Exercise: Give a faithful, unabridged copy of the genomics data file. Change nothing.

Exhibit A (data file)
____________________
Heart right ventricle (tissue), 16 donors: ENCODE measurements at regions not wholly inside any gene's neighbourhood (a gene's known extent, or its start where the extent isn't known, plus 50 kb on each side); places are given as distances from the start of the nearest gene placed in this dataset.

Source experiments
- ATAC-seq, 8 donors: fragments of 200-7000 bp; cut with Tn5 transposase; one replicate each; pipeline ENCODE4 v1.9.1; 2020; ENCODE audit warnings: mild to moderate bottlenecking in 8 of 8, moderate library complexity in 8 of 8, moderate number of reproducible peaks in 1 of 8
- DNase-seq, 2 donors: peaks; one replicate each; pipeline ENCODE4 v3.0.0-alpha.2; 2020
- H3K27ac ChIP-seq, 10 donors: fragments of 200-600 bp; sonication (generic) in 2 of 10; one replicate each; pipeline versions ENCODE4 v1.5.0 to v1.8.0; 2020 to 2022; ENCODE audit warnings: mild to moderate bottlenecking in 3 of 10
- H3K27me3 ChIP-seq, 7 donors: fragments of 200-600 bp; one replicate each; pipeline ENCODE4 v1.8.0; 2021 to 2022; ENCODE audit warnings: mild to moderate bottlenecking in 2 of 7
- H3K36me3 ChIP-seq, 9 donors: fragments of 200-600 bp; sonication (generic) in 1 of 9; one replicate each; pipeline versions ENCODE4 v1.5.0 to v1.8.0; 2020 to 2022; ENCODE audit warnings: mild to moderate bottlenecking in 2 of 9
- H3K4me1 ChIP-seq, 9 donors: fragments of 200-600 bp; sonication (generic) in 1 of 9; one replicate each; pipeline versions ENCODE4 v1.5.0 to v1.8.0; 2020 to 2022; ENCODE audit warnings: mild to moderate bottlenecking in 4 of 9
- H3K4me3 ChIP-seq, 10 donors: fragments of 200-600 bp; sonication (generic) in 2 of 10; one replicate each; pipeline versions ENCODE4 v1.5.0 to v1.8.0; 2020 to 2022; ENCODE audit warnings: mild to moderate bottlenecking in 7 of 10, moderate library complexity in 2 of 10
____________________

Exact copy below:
Heart right ventricle (tissue), 16 donors: ENCODE measurements at regions not wholly inside any gene's neighbourhood (a gene's known extent, or its start where the extent isn't known, plus 50 kb on each side); places are given as distances from the start of the nearest gene placed in this dataset.

Source experiments
- ATAC-seq, 8 donors: fragments of 200-7000 bp; cut with Tn5 transposase; one replicate each; pipeline ENCODE4 v1.9.1; 2020; ENCODE audit warnings: mild to moderate bottlenecking in 8 of 8, moderate library complexity in 8 of 8, moderate number of reproducible peaks in 1 of 8
- DNase-seq, 2 donors: peaks; one replicate each; pipeline ENCODE4 v3.0.0-alpha.2; 2020
- H3K27ac ChIP-seq, 10 donors: fragments of 200-600 bp; sonication (generic) in 2 of 10; one replicate each; pipeline versions ENCODE4 v1.5.0 to v1.8.0; 2020 to 2022; ENCODE audit warnings: mild to moderate bottlenecking in 3 of 10
- H3K27me3 ChIP-seq, 7 donors: fragments of 200-600 bp; one replicate each; pipeline ENCODE4 v1.8.0; 2021 to 2022; ENCODE audit warnings: mild to moderate bottlenecking in 2 of 7
- H3K36me3 ChIP-seq, 9 donors: fragments of 200-600 bp; sonication (generic) in 1 of 9; one replicate each; pipeline versions ENCODE4 v1.5.0 to v1.8.0; 2020 to 2022; ENCODE audit warnings: mild to moderate bottlenecking in 2 of 9
- H3K4me1 ChIP-seq, 9 donors: fragments of 200-600 bp; sonication (generic) in 1 of 9; one replicate each; pipeline versions ENCODE4 v1.5.0 to v1.8.0; 2020 to 2022; ENCODE audit warnings: mild to moderate bottlenecking in 4 of 9
- H3K4me3 ChIP-seq, 10 donors: fragments of 200-600 bp; sonication (generic) in 2 of 10; one replicate each; pipeline versions ENCODE4 v1.5.0 to v1.8.0; 2020 to 2022; ENCODE audit warnings: mild to moderate bottlenecking in 7 of 10, moderate library complexity in 2 of 10